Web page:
HOW TO USE A BLOGGING JOURNAL
A lot of people think blogging is a walk in the park. But that couldn't be further from the truth.
We have to put a lot of love into our blogs to make them what they are.
Not to mention all the hats we have to wear. Marketer, graphic designer, writer, editor, photographer….it just goes on and on.
And while it’s really enjoyable work, there’s still quite a lot to do.
So how do you do it? How do you manage all your jobs, tasks and to-do lists? I recommend using a blogging journal.
A blogging journal can be used in the same way as a bullet journal and it will become your new best friend.
This planning system is as flexible as can be and can be designed based on what’s right for you.
So I’m going to break down the different ways you can use a journal to juggle all the things that come with running a blog.
The first section we’re going to cover is goals and trackers.
As a blogger you need to plan ahead for future blog posts, holidays and other events so they don’t sneak up on you.
Using a journal is great for this because you can plan as far in advance as you want. You can plan weekly, bi-weekly, monthly - whatever works for you.
I think a monthly planner is great for checking in on your personal and professional goals, and there are a few other things you can do too.
A MONTHLY MASTER PLAN
This allows you to grab some of the bigger goals for the month and break them down into more manageable pieces. You could split your double page into one masterplan on one page and then a four week breakdown on the other.
Then you can break down what small tasks you need to do to get to those bigger goals and put them into your weekly breakdown. That way, you’re working on the important things every single day.
You could dedicate a whole monthly spread to looking at your blog’s analytics.
It’s important for you to understand what’s working and what you need to improve so you can adjust your strategy.
Then you can set yourself goals for the month looking specifically at your analytics. This helps you to see a general overview of your analytics and helps you see where to go next.
A habit tracker has so many uses.
You can fill in your tracker every night to see how often you’re doing certain tasks. So you can see how often you’re doing blog-related activities like replying to emails or posting to Instagram.
It holds you accountable and provides you with data points long after the month is gone.
Now we’re going to move onto the daily planning section.
This is where the bulk of all your planning will happen. Your daily planning part is where you get running with all the things that need to get done that day.
I love the daily to-do list, I really do.
Having all of your tasks in one place including the level of completeness creates a detailed log that you can reference whenever you need.
You can see what day you sent a certain email, make notes for important dates and see if you didn’t complete a task, where you moved it to.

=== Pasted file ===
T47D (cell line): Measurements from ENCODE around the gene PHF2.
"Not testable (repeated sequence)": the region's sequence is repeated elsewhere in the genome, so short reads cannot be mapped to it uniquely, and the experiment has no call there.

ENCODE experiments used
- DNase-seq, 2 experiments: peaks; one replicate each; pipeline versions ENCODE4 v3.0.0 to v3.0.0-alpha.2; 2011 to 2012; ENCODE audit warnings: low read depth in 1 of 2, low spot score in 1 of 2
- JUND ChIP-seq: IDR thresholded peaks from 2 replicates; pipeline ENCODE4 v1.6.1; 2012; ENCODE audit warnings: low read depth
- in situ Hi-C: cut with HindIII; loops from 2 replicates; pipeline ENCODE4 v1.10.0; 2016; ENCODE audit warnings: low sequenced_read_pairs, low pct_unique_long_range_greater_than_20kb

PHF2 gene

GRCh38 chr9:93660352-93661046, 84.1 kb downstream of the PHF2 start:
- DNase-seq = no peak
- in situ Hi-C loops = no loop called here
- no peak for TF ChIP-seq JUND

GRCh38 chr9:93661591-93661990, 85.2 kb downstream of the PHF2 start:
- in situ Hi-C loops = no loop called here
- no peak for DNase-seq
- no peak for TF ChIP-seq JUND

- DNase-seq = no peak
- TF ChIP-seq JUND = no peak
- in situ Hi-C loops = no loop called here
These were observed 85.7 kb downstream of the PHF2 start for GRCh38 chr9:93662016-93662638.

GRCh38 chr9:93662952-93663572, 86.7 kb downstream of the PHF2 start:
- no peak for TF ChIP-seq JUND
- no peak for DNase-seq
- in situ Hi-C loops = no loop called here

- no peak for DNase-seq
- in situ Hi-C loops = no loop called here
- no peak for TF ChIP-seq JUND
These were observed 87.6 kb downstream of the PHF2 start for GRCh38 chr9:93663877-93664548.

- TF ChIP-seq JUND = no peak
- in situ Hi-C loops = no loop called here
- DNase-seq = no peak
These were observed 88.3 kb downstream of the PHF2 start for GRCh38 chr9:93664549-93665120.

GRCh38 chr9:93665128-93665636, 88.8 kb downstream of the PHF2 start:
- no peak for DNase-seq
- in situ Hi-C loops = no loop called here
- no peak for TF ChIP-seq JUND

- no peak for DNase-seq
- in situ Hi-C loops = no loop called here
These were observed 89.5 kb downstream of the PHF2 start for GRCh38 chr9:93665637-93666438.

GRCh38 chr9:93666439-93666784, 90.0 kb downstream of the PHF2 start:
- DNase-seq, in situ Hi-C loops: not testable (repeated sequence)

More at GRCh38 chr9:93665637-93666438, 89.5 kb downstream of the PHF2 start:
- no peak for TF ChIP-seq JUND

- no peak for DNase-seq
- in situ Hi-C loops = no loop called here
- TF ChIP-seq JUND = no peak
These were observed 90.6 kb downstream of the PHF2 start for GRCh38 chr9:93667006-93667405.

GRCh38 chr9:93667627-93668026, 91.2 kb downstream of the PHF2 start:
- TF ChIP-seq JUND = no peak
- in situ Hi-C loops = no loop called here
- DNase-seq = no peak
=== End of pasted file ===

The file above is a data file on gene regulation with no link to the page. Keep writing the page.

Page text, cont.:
Having a blogging journal means you can brainstorm to your heart’s content.
Each new page is blank so you can do whatever you want. Here are a few starting points.
This is where you can use subject-specific checklists.
So let’s say you’ve got a presentation coming up. In a page in your journal, you can lay out the outline, draw up a draft for what you need to create for the presentation and list some steps to prepare for it. It’s simple and all in one place.
You could also do this if you’ve got a launch coming up, you can keep all your tasks together on the same page just for ease.
You’ve got to have some pages in your blogging journal for coming up with new ideas for your blog.
You can just add a blog post ideas page and keep everything in one place. That way, if you’re not feeling inspired, you can go to that page and bam - there’s your inspiration.
A password log is a great example of this.
Some people won’t comfortable keeping their passwords in one place like this, but it can be pretty ideal.
You’re not gonna misplace your blogging journal like you might with a sticky note that has a password on it.
And I know I don’t need to say that you shouldn’t keep your bank information on here. This purely just related to blogging.
You could also create a list of Instagram hashtags or Twitter chats. These are great because you can add to them whenever you want.
Whether it’s a webinar you’re watching, meeting notes or research notes about a new strategy, keeping your notes altogether for your reference is really important.
If you want to focus on something in particular, you could try a Pinterest activity log.
Let’s say you want to step up your pinning game and you want to strategically share pins to maintain a cycle and keep a note of all the rules of the groups boards you participate in.
This can be a good system - I used to use a spreadsheet and now I use Boardbooster.
Everything that’s in your head, everything that’s up there right now - get it out on paper. All your worries and stresses - it can be so therapeutic to get those tasks out on paper.
This can be periodic if you want to when you’re feeling particularly overwhelmed or you can add tasks to it when you need to.
I think this is useful to use when tasks have no specific deadline - they just need to be done at some point and need to be written down.
So if you’re just doing some research for getting on track with your blog then you’re taking such a positive step forward. It’s really useful to make a plan and know what you’re doing before you jump in head first.
Whether you’ve been blogging for 4 months or 4 years a blogging journal can help you so much. This system is completely flexible, you can manage all your tasks, plan in advance, track your efforts and make it completely your own.
Do you use a journal for your blog? If you do, I'd love to know your thoughts in the comments.
Remember to stay organised and keep on track with all your blogging tasks so you can get one step closer to a breakthrough.